Racing, Rocking and Rolling
The BVI Spring Regatta was held at the beginning of April. Marketed as 3 days of racing in the sheltered waters of the British Virgin Islands it sounded like just the ticket to satisfy skippers racing urges for a little while longer. We anchored off Road Town, the main town on the island of Tortola, close to Hotel California Too, the Santa Cruz 70 that Mark was crewing on for the regatta.
We had heard such good reports of the anchorages in the BVIs, most offered sheltered bays tucked away behind islands or reefs with gentle breezes and flat seas. This, quite clearly, was not one of them!! We had a period of very unsettled weather - accelerated trade winds howled through the anchorage making it very bouncy and rolly, constant squalls with heavy downpours and stronger winds brought choppy seas and to top it off we were on the main thoroughfare to the marinas. Now you wouldn’t think we could get much wake from marina traffic but this is the Moorings and Sunsail Charter Yacht Base, and I understand this is the largest charter fleet in the world. We are not talking busy, it was manic.
While Mark enjoyed 3 days of wet, boisterous racing with Hotel California Too once again taking line honours in every race, I endured the anchorage even unable to take much respite ashore as the weather was so awful, c’est la vie! Once the racing ended we were able to squeeze into the inner lagoon anchorage, less than 100 metres away but flat, flat flat – at last we could actually enjoy Road Town.
Unscheduled Fireworks Display
One night we were awakened by blue flashing lights and sirens. On checking what the disturbance was it was clear a large fire was underway. From our view point it appeared to be a large motor yacht in nearby Village Cay Marina, but it was actually an adjacent restaurant on land - the fire took hold quickly as it was fed by steady winds.
The marina came alive with activity at 4am, most yachts with crew onboard departed as flames and cinders bore down on them. Luckily we were above the wind line as we had no desire to surrender our coveted position and return back out to the larger lumpy anchorage. Next morning we surveyed the damage, the restaurant was just a pile of charcoal, several yachts that had not moved had blistered paint, burnt decks and holes in canvas work; all in all quite a mess.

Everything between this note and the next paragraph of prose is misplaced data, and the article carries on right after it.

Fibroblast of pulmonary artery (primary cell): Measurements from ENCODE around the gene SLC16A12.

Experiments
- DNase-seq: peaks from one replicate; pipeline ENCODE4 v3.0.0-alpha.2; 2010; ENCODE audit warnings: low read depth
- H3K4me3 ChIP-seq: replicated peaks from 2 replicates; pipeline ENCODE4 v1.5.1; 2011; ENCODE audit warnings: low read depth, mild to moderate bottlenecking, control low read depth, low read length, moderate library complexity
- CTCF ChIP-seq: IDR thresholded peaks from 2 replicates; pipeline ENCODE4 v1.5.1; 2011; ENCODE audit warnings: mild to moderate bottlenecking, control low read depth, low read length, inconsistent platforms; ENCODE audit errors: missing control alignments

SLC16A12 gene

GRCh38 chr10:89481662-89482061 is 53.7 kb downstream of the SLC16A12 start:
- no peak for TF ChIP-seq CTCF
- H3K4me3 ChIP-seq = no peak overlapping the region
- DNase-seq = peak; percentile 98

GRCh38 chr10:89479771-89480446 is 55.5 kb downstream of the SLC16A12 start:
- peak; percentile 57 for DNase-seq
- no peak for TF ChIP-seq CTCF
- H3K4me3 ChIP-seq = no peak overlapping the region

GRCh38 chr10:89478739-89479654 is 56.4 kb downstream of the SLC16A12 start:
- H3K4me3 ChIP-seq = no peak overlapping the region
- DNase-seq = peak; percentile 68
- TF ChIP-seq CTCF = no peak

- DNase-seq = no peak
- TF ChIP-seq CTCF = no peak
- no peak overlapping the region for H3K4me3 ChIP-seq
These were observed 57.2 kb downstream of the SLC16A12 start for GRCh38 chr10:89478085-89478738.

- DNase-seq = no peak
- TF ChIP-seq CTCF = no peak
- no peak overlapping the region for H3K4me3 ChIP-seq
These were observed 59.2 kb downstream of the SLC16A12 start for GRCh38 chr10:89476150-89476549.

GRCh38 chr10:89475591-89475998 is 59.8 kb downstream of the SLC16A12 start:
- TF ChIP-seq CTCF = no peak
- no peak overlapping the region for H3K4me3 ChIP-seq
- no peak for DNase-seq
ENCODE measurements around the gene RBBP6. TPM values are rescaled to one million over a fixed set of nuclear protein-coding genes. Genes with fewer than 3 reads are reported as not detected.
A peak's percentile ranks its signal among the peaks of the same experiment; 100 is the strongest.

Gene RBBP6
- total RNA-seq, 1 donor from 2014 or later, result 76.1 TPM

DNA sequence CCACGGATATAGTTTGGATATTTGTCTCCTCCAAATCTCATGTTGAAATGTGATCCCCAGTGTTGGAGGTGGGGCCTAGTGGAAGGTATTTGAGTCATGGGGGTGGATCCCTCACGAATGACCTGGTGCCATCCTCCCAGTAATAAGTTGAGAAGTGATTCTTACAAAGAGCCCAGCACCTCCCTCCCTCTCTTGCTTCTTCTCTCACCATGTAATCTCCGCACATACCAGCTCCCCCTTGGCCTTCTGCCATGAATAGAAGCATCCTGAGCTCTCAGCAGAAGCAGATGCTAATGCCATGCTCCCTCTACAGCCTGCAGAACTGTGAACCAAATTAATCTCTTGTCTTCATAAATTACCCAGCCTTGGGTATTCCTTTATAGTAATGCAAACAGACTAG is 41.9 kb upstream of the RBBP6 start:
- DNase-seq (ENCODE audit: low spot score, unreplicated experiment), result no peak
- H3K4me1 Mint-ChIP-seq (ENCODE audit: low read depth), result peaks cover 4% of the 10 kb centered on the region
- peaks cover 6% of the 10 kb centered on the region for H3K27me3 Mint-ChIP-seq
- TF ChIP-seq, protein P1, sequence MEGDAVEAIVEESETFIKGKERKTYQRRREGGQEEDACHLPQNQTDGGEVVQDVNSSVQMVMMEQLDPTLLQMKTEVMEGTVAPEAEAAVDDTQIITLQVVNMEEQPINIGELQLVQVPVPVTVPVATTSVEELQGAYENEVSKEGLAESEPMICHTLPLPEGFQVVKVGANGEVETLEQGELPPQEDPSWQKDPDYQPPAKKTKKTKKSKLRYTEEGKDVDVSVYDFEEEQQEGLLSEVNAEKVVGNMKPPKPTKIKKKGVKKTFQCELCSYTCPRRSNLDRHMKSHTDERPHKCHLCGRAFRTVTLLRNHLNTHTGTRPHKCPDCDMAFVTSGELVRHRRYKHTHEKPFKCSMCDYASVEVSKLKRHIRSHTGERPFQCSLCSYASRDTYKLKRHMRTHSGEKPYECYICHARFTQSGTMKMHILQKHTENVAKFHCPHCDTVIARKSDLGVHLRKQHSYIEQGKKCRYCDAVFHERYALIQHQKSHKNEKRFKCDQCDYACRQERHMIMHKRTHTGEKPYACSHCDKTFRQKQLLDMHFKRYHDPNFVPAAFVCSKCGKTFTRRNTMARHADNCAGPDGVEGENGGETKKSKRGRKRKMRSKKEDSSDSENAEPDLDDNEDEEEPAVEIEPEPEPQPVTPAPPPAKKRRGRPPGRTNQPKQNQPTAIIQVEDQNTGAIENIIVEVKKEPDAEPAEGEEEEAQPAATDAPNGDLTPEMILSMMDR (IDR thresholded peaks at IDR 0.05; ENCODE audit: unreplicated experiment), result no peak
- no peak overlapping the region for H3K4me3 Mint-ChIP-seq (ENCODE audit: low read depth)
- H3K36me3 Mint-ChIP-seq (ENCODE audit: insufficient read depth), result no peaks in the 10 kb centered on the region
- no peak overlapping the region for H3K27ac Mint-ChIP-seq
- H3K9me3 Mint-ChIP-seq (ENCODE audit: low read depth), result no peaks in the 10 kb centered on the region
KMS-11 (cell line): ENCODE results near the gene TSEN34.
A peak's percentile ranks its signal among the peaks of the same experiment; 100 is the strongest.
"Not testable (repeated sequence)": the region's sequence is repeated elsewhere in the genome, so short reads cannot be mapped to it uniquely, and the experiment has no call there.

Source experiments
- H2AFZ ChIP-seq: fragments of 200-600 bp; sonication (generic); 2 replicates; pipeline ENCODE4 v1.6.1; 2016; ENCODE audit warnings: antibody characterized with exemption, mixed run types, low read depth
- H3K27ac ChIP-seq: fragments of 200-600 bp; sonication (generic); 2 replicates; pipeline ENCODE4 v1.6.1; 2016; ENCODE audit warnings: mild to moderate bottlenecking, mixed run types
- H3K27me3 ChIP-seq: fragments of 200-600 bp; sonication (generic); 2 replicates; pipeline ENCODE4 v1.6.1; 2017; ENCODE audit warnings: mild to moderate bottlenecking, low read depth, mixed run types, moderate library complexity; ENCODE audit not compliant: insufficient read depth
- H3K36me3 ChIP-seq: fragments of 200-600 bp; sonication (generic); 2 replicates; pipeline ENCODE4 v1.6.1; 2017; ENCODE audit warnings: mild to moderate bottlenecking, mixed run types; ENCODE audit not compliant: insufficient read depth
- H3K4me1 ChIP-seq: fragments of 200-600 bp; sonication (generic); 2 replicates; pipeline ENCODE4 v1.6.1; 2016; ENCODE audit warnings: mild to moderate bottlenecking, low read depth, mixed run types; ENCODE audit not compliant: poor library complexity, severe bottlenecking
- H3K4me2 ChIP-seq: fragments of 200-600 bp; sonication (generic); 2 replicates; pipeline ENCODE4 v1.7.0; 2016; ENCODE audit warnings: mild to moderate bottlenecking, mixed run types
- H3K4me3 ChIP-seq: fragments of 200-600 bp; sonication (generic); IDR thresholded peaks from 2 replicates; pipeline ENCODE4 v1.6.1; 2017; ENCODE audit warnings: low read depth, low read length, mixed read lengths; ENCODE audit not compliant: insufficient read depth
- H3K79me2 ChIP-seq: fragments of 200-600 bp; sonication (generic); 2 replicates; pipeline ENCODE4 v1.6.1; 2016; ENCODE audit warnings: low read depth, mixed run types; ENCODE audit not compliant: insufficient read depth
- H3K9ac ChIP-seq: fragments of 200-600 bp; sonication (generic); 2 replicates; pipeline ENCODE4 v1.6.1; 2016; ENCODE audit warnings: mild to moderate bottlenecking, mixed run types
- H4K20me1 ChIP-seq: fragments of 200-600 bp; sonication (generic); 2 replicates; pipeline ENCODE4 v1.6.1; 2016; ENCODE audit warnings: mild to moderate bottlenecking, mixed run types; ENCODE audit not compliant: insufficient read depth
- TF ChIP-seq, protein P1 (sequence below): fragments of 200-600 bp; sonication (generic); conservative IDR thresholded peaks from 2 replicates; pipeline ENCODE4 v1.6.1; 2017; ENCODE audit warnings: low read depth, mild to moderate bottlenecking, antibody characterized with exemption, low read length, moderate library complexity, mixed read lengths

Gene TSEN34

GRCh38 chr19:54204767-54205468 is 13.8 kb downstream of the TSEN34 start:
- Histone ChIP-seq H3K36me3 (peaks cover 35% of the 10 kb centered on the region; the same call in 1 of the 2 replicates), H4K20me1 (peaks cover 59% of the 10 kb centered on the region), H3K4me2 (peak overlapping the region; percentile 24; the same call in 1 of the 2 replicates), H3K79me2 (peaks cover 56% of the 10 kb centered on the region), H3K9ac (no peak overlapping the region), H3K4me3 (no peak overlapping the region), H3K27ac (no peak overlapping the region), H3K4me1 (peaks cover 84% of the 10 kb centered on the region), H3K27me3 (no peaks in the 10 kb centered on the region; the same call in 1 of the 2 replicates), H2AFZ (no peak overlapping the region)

Moving On To Island Time
When the weather settled we moved on from Road Town and started enjoying quieter bays – yes there are literally 100’s of charter yachts around but there are plenty of anchorages to go around, even some empty ones. We stayed a few nights in peaceful Benures Bay on Norman Island with a handful of others. The only disturbances were the dawn chorus of land birds, the incredible splashes made by the pelicans as they dove down to catch dinner and the expelling of breath of the turtles as they surface from the incredibly clear water - magic.
We moved on a few miles to adjacent Peter Island and anchored in front of all the mooring balls in Great Harbour. We had come to meet up with our Canadian friends Gordon and Ginny who we first met in Darwin in 2006 while they were cruising on their yacht Ascension. We travelled many miles with them and last saw them in Greece in June 2009. They are now based in the BVIs and run a beautiful 56foot catamaran Copper Penny available for charter. We were lucky to catch up between charters, the intervening 5 years vanished in a blink and we had a couple of fun days with them just like old times.
Even More Reunions
We made our way up to Virgin Gorda, we even shook the cobwebs out of the main and had a pleasant sail with only a few tacks to avoid the odd island that got in our way. We anchored in North Sound by Macushla then the next day Serafina arrived too as planned.
I don’t think we have ever had a season where we have kept meeting up with so many boats we know, some we haven’t seen for years. Another one of these was fellow kiwis Martha and Bryce on Silver Fern, not seen since Thailand 2007. Mark and Bryce had many a rum and beer while discussing and dissecting last summers Americas Cup, a raw subject still for both of them.
This long term cruisers community we are part of is a small one spread over all the oceans of the world, it is very special when we come together, even for a short time and have the chance to catch up and share our stories. Then we say our sad farewells and wonder when or if we will next see each other.
We sat out strong winds in North Sound for a week, the charterers came and went daily, the cruisers stayed put. The charterers provide ongoing entertainment - trying to master the art of picking up mooring balls without losing their boat hooks overboard or breaking them in two; putting up or dropping mainsails without going to windward and just the simple things like how to get in and out of the dinghy without falling overboard. All good stuff!
Easily Whiling Away the Days
The windy week passed in a blur, could that have been due to an excess of Painkillers, the local Virgin Islands rum cocktail? There did seem to be daily gatherings either on someone’s yacht, on the beach or at the bar on Saba Rock or the Bitter End Yacht Club. So many boats, so many happy hours!!
We did fit in an excellent walk one morning that provided an outstanding vista of North Sound and the neighbouring islands owned by the rich and famous.
As with all good parties this too could not go on forever, Silver Fern headed west to the US Virgins, Macushla set sail east to St Barths, Serafina headed back to the US Virgins for watermaker repairs and Balvenie stayed for a couple more days.